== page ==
(Masterpieces of American Fiction)

Miguel Aacute;ngel Asturias bases Mulata on a popular Guatemalan legend—that of a man who sells his wife to the devil in exchange for unlimited wealth. The novel begins with Celestino Yumí parading through the religious fairs of the countryside around Quiavicús with the zipper of his pants open, in compliance with a bargain he has struck with Tazol, the corn-husk devil. In this way, Yumí will cause women to commit sins by looking at his private parts and then compound those sins by their accepting Communion without going again to confession. Successful in luring the women, Yumí is next informed by Tazol that, to complete the bargain whereby Yumí will become wealthy beyond his dreams, he has to hand over his wife, Catalina Zabala, to Tazol. Yumí is hesitant at first, but the promise of riches, importance, and power proves too much, and he finally consents. Tazol takes possession of Catalina, or Niniloj, as Yumí calls her, and grants Yumí his fondest wishes—lands, crops, and money in abundance.

Once rich, Yumí discovers that what Tazol had told him is true: Everyone asks for and respects his opinion on anything and everything—as Yumí himself remarks, “Just because I’m rich, not because I know anything.” Yet Yumí finds that riches and power cannot compensate for the loss of his wife; he yearns for her love and takes to drinking and carousing. While at a religious festival with his friend Timoteo Teo Timoteo, he encounters the Mulata. Drunk and instantly overcome with lust for this ripe and haunting woman, Yumí marries her in a civil ceremony and carries her home. There, in their marriage bed, Yumí discovers that the Mulata, much to his chagrin and embarrassment, is bisexual and dangerous. As much animal as human, she dominates and torments him in such a way that Yumí finds it excrutiatingly terrifying to lie with her. He tries to undo the bargain with Tazol, and he succeeds in reacquiring Catalina, who has been turned into a dwarf by Tazol. Catalina comes to live with Yumí and his new wife, and the Mulata at first accepts her as a living doll with which to play but quickly tires of the idea and prefers to mistreat her. Yumí and Catalina hope to rid the household of the Mulata, and Catalina, in a clever ruse, with the help of the Mulata’s bear, lures the Mulata to the cave of the Grumpy Bird and seals her in, but the Mulata eats the bird and escapes, provoking in the process a cataclysmic volcanic eruption that destroys Quiavicús and all of Yumí’s wealth.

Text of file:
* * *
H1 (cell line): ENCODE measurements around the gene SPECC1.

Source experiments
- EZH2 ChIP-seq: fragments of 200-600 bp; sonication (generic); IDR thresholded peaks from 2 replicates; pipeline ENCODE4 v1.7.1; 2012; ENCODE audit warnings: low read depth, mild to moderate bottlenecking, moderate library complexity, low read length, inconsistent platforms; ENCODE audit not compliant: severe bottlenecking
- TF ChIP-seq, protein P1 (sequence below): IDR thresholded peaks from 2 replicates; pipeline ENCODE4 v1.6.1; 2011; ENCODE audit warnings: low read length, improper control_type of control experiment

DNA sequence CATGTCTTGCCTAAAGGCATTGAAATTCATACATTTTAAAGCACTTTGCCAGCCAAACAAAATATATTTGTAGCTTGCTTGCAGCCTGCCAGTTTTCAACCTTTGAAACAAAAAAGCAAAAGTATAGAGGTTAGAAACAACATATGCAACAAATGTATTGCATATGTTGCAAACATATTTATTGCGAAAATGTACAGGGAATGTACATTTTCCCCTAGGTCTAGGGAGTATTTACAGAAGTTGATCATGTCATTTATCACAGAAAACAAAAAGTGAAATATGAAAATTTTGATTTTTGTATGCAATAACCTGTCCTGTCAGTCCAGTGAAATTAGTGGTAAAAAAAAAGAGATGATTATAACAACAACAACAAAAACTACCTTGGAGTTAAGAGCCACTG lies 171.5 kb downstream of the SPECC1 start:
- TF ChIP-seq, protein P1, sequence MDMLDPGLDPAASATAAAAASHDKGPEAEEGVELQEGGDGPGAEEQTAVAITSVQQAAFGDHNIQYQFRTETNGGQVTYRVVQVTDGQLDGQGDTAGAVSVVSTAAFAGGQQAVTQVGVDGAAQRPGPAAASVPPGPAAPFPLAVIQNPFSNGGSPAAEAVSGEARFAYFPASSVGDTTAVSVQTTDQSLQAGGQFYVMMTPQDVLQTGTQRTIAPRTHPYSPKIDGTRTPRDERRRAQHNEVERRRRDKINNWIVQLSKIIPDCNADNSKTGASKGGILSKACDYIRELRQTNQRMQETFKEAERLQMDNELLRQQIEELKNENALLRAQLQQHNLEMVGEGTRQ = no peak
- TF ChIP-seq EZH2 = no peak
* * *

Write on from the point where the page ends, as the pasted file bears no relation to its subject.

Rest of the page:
Now, even more destitute than before the...

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(Masterpieces of American Fiction)

Callan, Richard. Miguel Ángel Asturias. New York: Twayne, 1970. An introductory study with a chapter of biography and a separate chapter discussing each of Asturias’s major novels. Includes a chronology, notes, and an annotated bibliography.

Gonzalez Echevarria, Roberto. Myth and Archive: A Theory of Latin American Narrative. Cambridge, England: Cambridge University Press, 1990. A very helpful volume in coming to terms with Asturias’s unusual narratives.

Harss, Luis, and Barbara Dohmann. Into the Mainstream. New York: Harpers, 1967. Includes an interview with Asturias covering the major features of his thought and fictional work.

Himmelblau, Jack. “Love, Self and Cosmos in the Early Works of Miguel Ángel Asturias.” Kentucky Romance Quarterly 18 (1971). Should be read in conjunction with Prieto.

Perez, Galo Rene. “Miguel Ángel Asturias.” Americas (January, 1968): 1-5. A searching examination of El Señor Presidente as a commentary on the novelist’s society.

Prieto, Rene. Miguel Ángel Asturias’s Archaeology of Return. Cambridge, England: Cambridge University Press, 1993. The best available study in English of the novelist’s body of work. Prieto discusses both the stories and the novels, taking up issues of their unifying principles, idiom, and eroticism. See Prieto’s measured introduction, in which he carefully analyzes Asturias’s reputation and identifies his most important work. Includes very detailed notes and bibliography.

West, Anthony. Review of El Señor Presidente, by Miguel Ángel Asturias. The New Yorker, March 28, 1964. Often cited as one of the best interpretations of the novel.